– Michael E2
    May 15, 2017 at 17:31
  • $\begingroup$ @MichaelE2 The question says DeleteDuplicates should not touch the elements at the given positions. So, for an input of {1, 2, 3, 3, 4, 3, 3} and positions of {3}, it should return {1, 2, 3, 3, 4, 3}. This is according to the OP update. $\endgroup$ May 16, 2017 at 0:25
  • $\begingroup$ I disagree: The final two 3s (= the value of the element at position {3}) should not be "touched" either, as stated in the OP. But comments are not for such debates. $\endgroup$
    – Michael E2
    May 16, 2017 at 0:29
  • $\begingroup$ Thanks for clarifying that up. I read it differently. $\endgroup$ May 16, 2017 at 1:00
2
$\begingroup$
list = {1, 3, 5, 5, 12, 12, 6, 11, 7, 7, 9, 10, 2, 2, 4, 4, 4, 4};

p = {3, 9};

Using SequenceCases and DeleteElements (new in 13.1) - non-competitive timewise for long lists, but short and easy to understand.

c = Complement[SequenceCases[list, {a_, a_} :> a], list[[p]]]

{2, 4, 12}

n = Lookup[c] @ Counts[list] - 1

{1, 3, 1}

DeleteElements[list, n -> c]

{1, 3, 5, 5, 12, 6, 11, 7, 7, 9, 10, 2, 4}

A oneliner

DeleteElements[list, Lookup[#] @ Counts[list] - 1 -> #]& @
 Complement[SequenceCases[list, {a_, a_} :> a], list[[p]]]

{1, 3, 5, 5, 12, 6, 11, 7, 7, 9, 10, 2, 4}

$\endgroup$
1
$\begingroup$

There is also this one:

 (a = Delete[list, Transpose[{Flatten[Lookup[PositionIndex[list],
   Complement[list, list[[positions]]]][[All, 2 ;;]]]}]];)//Timing

 (b = ddxc[list, list[[positions]]];) // Timing

 a === b

{0.125, Null}

{0.265625, Null}

True

$\endgroup$
1
  • $\begingroup$ Nice! (Note that Timing is unreliable in hyperthreaded environments. I usually use AbsoluteTiming or RepeatedTiming.) $\endgroup$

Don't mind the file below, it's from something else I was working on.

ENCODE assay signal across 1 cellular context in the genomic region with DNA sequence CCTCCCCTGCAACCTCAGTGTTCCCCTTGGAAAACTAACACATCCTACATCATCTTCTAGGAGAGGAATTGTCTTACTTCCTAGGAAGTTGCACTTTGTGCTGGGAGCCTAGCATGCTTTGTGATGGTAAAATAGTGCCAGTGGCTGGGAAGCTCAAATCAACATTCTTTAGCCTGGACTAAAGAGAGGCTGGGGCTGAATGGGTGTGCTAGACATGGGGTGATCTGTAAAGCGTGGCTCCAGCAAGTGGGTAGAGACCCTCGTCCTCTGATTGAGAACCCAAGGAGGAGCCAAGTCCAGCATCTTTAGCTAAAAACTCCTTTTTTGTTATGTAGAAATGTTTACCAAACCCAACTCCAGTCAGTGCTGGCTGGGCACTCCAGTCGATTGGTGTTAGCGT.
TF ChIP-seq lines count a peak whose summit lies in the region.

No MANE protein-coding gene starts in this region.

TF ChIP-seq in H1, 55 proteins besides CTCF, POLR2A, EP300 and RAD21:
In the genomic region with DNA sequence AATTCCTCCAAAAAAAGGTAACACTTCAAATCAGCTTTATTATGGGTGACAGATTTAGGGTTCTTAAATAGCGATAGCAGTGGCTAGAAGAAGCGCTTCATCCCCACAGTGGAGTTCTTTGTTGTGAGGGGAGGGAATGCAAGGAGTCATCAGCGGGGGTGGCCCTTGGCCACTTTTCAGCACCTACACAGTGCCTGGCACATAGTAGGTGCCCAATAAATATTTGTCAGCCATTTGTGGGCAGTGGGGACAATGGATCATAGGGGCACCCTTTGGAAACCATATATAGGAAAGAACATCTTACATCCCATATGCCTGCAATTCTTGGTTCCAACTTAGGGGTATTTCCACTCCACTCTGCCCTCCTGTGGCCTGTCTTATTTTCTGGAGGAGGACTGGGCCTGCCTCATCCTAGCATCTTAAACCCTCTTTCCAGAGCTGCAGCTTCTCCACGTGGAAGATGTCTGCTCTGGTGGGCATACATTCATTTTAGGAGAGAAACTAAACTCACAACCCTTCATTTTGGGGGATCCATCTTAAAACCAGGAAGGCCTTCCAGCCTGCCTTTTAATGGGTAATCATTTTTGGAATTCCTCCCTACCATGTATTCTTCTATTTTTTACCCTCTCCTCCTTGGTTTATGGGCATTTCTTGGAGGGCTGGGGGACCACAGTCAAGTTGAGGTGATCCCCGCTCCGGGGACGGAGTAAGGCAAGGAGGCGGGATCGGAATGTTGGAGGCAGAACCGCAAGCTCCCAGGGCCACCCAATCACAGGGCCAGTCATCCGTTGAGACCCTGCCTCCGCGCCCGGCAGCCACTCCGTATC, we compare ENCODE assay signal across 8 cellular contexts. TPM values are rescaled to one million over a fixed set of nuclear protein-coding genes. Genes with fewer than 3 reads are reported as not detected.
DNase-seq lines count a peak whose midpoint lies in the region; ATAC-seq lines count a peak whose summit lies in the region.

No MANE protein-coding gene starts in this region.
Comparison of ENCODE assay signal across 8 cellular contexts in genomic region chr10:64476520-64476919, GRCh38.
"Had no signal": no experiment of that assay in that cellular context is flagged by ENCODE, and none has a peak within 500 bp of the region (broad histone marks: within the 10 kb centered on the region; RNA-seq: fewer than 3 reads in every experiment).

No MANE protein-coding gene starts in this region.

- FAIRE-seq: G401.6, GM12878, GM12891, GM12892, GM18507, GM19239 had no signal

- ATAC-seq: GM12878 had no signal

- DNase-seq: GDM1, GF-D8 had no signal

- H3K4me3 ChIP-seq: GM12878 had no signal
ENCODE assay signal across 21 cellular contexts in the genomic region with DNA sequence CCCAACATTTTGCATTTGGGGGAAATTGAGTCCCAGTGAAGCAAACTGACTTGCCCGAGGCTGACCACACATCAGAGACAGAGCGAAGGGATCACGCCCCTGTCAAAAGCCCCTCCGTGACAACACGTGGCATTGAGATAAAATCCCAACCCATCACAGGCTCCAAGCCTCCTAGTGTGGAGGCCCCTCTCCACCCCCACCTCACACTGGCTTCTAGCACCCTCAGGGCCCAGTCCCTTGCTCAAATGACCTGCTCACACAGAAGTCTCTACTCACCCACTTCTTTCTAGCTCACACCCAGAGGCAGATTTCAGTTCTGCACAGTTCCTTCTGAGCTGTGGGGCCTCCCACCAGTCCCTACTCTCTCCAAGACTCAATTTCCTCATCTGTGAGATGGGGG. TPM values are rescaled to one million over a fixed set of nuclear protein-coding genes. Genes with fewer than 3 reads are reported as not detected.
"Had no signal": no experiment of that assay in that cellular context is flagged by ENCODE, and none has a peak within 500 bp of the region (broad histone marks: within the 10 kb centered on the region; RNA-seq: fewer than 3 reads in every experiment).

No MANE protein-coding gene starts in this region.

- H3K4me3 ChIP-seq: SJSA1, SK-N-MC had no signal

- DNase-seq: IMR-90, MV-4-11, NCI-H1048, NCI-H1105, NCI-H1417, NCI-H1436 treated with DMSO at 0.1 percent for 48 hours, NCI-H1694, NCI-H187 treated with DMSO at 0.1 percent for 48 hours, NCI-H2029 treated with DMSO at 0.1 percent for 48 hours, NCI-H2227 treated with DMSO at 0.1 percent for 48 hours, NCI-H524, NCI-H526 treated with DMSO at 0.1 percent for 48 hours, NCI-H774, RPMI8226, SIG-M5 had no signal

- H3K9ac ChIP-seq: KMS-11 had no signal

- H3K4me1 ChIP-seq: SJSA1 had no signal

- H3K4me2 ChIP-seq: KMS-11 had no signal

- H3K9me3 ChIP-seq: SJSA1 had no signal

– Michael E2
    May 17, 2017 at 13:35
1
$\begingroup$

An alternative using Split:

list = {1, 3, 5, 5, 12, 12, 6, 11, 7, 7, 9, 10, 2, 2, 4};

p = {3, 9};

sp = Split[list];
elems = Extract[list, List /@ p];

Catenate[If[! ContainsAny[#, elems], Union@#, #] & /@ sp]

(*{1, 3, 5, 5, 12, 6, 11, 7, 7, 9, 10, 2, 4}*)

Or using Tally:

ta = Tally[list];
rep = {a_, b_} :> Splice@Array[a &, b];

(If[! ContainsAny[#, elems], {#[[1]], 1}, #] & /@ ta) /. rep

(*{1, 3, 5, 5, 12, 6, 11, 7, 7, 9, 10, 2, 4}*)
$\endgroup$
0
$\begingroup$

Using MapIndexed:

The strategy is to convert an entry in list either at one of the positions in p or an actual entry in the list p an interim value, that does not contradict another assigned value. After that run DeleteDuplicates and then restore the augmented entry.

Clear["Global`*"];
f[list_List, p_List] := 
 Module[{r1}, 
  r1 = MapIndexed[
    If[MemberQ[p, First@#2] || MemberQ[list[[p]], #1], {#1, 
       First@#2}, #] &, list];
  DeleteDuplicates[r1] /. {a_, b_} :> a
  ]

Usage:*

list = {1, 3, 5, 5, 12, 12, 6, 11, 7, 7, 9, 10, 2, 2, 4};
p = {3, 9};
f[list, p]

{1, 3, 5, 5, 12, 6, 11, 7, 7, 9, 10, 2, 4}


Compare with above where the the two added entries at the end are also protected:

list = {1, 3, 5, 5, 12, 12, 6, 11, 7, 7, 9, 10, 2, 2, 4, 5, 7};
p = {3, 9};
f[list, p]

{1, 3, 5, 5, 12, 6, 11, 7, 7, 9, 10, 2, 4, 5, 7}


list = {1, 2, 3, 3, 4, 3, 3};
p = {3};
f[list, p]

{1, 2, 3, 3, 4, 3, 3}

$\endgroup$

Your Answer

By clicking “Post Your Answer”, you agree to our terms of service and acknowledge you have read our privacy policy.

Not the answer you're looking for? Browse other questions tagged or ask your own question.